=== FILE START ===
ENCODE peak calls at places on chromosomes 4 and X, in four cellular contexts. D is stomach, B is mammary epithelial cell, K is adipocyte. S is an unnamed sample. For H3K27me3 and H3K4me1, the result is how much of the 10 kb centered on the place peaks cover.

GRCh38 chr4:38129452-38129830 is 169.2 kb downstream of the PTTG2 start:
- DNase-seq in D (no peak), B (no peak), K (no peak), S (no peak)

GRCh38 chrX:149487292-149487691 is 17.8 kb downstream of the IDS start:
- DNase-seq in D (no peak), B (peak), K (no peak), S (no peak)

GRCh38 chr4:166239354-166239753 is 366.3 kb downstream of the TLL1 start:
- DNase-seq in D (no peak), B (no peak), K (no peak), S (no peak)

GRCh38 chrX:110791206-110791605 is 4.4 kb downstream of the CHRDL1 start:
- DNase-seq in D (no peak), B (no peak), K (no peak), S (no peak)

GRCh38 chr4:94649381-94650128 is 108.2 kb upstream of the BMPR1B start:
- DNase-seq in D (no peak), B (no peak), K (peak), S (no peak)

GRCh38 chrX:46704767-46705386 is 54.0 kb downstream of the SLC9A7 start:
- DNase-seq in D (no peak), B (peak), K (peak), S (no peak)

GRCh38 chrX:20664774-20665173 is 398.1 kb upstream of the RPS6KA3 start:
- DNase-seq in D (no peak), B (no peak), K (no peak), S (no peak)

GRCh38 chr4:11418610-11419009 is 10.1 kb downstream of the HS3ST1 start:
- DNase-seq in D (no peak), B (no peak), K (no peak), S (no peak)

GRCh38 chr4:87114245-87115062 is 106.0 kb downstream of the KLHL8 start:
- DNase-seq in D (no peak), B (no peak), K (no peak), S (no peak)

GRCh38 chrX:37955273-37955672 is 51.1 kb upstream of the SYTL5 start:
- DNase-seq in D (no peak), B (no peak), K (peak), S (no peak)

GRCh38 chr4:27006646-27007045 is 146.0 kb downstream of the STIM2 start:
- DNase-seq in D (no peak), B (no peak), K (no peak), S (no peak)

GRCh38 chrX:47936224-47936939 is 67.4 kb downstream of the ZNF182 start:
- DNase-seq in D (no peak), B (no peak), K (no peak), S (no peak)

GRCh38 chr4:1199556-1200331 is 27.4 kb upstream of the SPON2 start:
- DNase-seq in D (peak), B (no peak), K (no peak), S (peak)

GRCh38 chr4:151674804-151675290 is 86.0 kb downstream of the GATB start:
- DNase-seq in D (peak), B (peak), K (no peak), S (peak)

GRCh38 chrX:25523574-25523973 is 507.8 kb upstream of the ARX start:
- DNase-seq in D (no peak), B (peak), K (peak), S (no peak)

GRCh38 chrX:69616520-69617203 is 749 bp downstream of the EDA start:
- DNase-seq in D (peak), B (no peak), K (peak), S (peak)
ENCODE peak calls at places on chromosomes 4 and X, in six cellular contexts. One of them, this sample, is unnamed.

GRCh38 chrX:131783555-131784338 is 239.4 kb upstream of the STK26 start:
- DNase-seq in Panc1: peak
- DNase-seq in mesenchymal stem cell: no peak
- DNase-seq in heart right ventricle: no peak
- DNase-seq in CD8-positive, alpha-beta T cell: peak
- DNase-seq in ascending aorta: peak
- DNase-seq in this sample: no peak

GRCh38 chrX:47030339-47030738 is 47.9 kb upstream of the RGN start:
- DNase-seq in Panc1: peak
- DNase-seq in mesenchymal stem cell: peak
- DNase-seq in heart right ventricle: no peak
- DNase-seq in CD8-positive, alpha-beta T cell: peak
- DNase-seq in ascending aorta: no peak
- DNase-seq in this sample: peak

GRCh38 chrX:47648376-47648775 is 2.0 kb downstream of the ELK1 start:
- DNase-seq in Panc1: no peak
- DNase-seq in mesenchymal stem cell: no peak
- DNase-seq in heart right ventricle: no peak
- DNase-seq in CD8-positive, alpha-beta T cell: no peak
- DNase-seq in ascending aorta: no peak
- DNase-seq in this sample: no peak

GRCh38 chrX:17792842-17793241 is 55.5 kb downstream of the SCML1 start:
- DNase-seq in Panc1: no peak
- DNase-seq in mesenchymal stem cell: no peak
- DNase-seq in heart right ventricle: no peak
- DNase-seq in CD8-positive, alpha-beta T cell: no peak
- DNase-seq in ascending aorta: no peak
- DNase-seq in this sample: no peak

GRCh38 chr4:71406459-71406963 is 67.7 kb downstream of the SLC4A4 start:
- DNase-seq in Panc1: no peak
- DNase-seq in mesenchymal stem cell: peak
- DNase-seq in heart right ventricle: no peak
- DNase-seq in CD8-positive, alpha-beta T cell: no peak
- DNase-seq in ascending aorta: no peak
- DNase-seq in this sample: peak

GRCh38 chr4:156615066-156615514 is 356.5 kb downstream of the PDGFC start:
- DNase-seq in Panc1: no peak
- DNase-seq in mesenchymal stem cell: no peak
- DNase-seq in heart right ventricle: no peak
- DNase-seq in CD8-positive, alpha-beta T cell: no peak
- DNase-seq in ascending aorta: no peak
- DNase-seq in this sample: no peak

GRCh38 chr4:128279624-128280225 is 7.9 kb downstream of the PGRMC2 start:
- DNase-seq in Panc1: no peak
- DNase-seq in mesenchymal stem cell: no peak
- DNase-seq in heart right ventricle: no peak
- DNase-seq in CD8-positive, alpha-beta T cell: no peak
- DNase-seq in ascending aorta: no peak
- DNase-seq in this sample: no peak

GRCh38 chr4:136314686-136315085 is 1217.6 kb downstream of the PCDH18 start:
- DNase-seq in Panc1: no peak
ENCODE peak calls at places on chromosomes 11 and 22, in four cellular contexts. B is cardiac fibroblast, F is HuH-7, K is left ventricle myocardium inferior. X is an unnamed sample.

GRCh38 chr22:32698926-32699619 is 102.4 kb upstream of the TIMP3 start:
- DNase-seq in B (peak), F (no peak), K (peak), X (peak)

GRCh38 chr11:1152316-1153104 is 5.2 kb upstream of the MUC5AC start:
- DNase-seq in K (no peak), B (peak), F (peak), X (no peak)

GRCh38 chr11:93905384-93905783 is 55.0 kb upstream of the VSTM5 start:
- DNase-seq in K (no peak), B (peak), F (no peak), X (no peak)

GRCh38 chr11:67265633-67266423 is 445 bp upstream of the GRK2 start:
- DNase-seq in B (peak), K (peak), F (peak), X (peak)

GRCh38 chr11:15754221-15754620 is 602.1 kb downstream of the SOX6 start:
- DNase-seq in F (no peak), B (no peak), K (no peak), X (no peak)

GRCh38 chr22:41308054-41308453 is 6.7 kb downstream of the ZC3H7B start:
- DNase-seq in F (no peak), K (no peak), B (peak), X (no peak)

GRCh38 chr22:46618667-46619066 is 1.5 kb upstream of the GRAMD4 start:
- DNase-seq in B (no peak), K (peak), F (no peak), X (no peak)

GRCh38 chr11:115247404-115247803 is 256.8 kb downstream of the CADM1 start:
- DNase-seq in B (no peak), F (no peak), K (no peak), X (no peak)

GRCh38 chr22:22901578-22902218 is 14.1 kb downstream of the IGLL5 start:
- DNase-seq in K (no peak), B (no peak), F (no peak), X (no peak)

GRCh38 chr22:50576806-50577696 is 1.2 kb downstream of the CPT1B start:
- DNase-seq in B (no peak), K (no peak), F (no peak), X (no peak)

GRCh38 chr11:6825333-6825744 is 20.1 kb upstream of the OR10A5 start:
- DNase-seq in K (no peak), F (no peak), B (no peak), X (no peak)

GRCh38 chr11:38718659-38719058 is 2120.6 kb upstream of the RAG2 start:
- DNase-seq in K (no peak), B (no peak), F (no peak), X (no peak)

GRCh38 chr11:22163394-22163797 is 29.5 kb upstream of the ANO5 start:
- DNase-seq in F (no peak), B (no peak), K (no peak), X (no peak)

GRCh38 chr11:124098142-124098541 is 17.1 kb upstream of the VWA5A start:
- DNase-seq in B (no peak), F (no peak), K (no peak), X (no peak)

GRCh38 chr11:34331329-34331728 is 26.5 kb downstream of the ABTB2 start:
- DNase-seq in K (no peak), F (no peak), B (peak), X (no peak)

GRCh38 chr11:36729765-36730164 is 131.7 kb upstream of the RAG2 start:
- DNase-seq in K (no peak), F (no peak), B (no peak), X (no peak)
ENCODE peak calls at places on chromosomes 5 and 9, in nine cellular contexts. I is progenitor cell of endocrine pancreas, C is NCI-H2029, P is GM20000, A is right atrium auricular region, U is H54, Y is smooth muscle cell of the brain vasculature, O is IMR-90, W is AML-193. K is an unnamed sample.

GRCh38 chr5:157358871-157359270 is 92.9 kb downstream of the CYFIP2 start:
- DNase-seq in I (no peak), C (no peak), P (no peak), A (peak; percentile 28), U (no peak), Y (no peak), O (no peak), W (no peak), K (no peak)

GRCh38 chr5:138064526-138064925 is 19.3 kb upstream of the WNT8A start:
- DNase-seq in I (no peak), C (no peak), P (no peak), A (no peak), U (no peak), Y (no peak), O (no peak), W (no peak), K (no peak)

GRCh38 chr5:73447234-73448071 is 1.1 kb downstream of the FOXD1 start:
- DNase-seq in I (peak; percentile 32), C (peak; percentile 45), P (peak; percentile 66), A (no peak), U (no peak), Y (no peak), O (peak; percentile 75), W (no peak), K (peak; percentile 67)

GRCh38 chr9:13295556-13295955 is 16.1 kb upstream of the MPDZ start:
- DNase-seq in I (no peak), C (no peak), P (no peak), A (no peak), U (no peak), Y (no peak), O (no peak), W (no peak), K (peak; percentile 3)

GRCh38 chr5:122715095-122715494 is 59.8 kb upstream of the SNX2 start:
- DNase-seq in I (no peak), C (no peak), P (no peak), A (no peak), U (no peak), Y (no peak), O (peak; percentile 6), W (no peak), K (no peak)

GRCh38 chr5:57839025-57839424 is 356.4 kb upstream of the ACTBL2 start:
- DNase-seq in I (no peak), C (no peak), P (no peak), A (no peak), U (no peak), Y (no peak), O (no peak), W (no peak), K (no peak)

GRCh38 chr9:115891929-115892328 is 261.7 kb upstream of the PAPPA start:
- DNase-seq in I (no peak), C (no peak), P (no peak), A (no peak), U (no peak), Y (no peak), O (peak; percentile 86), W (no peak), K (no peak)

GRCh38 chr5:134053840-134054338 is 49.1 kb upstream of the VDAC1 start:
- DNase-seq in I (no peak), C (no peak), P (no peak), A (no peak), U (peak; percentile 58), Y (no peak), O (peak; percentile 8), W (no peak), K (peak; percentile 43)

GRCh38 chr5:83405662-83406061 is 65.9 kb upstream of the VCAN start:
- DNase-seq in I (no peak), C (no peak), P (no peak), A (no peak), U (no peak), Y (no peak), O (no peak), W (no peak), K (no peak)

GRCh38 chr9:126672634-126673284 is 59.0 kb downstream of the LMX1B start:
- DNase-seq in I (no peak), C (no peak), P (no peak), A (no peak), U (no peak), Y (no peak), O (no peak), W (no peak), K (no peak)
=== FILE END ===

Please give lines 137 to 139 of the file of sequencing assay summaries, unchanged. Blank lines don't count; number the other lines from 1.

- DNase-seq in I (no peak), C (no peak), P (no peak), A (no peak), U (no peak), Y (no peak), O (no peak), W (no peak), K (no peak)

GRCh38 chr9:126672634-126673284 is 59.0 kb downstream of the LMX1B start:
- DNase-seq in I (no peak), C (no peak), P (no peak), A (no peak), U (no peak), Y (no peak), O (no peak), W (no peak), K (no peak)